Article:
| Andrew Winter was
one of the many artists attracted to Monhegan Island in the first
half of the twentieth century, and his best paintings were chilly
scenes of the island in winter, when the gray-green sea was at
its wildest and the stark little island village was hunkered
down against the wind and cold. Andrew Winter set sail as an
able-bodied seaman from the port of Riga, in nearby Latvia, in
1913 and rarely looked back. He sailed the world aboard square
-riggers and steamships, the indelible record of his travels
tattooed on his arms in the form of anchors and mermaids, geisha
girls and bathing beauties, sea horses and dragons, tropical
birds and flowers.
In 1940 Winter and purchased a cottage near the lighthouse not far from where the trails to Whitehead and Cathedral Woods diverge. Working in a little studio built on a bluff overlooking the village, Winter proceeded to spend the next seventeen years painting every square inch of Monhegan, from Lobster Cove to Fish Beach, Black Head to Gull Rock. Among his best and most sought-after paintings were those of the inhospitable seas and the village in winter. During his lifetime, Winter earned a modest living from the sale of his work and a slew of prizes from conservative arts organizations such as the National Academy of Design, Salmagundi Club, and Allied Artists of America. He also won federal commissions to make paintings for the U.S. Coast Guard and to paint a mural of sugar mapling for the Wolfeboro, New Hampshire, post office. A letter in the files at the Famswonh An Museum in Rockland written in 2000 by an Andrew Winter collector suggests that Winter should be considered "in the ranks of Kent and Bellows but somehow escaped this recognition and for the most part is unknown and unappreciated.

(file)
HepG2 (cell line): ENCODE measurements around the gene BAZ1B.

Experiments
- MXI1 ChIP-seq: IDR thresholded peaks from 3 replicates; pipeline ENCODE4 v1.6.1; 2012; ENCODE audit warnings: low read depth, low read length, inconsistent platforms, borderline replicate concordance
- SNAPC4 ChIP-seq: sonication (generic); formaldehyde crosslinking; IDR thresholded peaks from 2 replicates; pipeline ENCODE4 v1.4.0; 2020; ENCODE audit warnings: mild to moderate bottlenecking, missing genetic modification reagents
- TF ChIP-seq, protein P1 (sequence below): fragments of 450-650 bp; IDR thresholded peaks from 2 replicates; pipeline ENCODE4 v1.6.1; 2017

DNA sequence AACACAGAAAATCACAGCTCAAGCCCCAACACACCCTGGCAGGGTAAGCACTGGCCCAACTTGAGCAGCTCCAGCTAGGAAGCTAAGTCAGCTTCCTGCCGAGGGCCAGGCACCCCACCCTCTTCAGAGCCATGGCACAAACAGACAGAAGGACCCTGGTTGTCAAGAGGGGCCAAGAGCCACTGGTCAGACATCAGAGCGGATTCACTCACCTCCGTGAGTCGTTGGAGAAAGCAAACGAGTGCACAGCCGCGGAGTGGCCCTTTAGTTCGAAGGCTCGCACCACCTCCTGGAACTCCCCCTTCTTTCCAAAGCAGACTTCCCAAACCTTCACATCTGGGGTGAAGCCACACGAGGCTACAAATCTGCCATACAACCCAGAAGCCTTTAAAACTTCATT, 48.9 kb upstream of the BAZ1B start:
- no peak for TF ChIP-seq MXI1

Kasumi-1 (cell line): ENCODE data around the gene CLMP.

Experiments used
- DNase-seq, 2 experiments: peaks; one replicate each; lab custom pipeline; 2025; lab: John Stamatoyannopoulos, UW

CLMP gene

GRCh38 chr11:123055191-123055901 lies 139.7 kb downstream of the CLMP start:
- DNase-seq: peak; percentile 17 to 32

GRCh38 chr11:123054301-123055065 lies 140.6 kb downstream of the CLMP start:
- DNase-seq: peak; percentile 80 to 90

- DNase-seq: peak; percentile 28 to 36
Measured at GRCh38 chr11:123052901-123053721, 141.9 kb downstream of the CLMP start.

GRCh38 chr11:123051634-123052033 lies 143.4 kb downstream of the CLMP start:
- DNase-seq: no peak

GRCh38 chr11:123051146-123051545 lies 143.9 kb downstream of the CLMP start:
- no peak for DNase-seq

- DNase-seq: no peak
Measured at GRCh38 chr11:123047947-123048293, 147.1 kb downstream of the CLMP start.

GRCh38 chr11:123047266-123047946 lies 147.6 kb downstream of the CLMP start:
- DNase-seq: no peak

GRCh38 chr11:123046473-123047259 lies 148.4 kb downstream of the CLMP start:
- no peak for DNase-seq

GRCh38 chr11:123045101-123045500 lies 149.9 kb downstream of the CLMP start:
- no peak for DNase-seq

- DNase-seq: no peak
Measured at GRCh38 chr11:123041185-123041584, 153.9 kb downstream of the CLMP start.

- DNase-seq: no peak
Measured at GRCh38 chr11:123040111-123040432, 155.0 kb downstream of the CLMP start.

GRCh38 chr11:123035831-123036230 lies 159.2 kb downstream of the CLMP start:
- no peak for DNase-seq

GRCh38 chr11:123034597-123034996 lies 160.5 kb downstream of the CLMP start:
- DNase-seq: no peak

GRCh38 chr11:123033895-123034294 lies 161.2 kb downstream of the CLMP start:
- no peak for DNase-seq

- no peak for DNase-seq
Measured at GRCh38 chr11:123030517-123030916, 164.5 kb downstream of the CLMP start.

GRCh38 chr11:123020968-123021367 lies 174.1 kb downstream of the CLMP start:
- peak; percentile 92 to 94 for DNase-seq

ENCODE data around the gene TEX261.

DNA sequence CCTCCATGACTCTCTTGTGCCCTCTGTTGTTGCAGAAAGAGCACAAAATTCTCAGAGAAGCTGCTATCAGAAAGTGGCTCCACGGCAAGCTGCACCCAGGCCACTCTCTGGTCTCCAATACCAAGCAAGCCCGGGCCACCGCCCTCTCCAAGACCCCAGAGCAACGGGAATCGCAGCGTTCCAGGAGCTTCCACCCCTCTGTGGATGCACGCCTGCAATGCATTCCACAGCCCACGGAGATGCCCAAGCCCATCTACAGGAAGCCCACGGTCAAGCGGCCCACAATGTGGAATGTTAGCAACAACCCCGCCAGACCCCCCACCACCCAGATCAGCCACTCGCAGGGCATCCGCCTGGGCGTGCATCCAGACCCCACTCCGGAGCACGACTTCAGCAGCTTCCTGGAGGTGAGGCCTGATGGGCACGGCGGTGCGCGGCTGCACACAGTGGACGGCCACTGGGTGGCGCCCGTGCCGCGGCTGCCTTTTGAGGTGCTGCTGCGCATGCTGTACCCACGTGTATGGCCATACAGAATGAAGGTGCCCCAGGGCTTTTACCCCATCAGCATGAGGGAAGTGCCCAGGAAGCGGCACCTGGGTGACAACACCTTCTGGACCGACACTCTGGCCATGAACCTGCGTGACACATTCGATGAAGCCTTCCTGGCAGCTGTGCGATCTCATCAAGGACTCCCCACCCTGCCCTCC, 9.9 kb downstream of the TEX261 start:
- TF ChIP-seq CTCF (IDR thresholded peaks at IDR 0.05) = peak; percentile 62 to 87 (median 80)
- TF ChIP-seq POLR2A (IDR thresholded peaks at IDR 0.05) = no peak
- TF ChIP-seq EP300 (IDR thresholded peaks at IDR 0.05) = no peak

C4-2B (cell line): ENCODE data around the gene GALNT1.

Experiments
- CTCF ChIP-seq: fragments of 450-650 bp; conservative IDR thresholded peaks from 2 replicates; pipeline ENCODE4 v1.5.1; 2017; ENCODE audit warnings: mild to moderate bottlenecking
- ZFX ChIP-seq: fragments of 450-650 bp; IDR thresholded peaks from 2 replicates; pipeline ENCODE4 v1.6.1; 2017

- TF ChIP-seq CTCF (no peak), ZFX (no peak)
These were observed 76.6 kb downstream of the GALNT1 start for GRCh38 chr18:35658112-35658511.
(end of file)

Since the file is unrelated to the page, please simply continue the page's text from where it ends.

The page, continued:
"He painted Monhegan in all seasons," notes in Maine In America: American Art at the Farnsworth An Museum (University of New England Press, 2000), "frequently rowing around the island in the worst of weather to capture scenes of the harshest seas and most dramatic views of the cliffs and rocks
The Farnsworth put Winter on what it calls its "A List" in the book along with Bellows and Kent.
As recently as the late 1980s, Winter canvases were selling, if they sold al all, for several hundred to just over a thousand dollars, but in the late 1990s prices paid for good Winter paintings of Monhegan started to climb into the tens of thousands of dollars .